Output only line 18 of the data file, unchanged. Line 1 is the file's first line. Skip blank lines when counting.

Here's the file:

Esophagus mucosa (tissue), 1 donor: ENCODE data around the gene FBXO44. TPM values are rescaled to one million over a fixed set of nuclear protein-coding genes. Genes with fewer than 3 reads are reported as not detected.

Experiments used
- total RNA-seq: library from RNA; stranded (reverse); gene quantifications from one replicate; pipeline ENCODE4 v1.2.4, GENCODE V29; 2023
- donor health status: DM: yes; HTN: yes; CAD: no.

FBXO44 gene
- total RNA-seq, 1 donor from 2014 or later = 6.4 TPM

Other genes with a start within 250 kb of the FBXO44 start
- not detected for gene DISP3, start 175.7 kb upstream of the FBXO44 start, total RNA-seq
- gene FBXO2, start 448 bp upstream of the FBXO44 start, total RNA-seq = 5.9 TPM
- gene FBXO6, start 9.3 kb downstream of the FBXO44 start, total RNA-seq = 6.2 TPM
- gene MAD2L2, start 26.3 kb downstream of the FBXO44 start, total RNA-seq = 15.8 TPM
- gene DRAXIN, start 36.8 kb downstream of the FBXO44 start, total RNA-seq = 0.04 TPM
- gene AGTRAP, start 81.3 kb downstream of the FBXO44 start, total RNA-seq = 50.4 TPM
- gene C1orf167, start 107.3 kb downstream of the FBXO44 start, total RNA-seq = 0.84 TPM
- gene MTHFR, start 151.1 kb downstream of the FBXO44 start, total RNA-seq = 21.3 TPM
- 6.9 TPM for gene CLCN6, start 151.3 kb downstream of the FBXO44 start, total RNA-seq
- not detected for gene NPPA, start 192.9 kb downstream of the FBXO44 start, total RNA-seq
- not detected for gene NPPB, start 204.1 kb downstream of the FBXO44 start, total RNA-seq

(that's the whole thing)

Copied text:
- not detected for gene NPPB, start 204.1 kb downstream of the FBXO44 start, total RNA-seq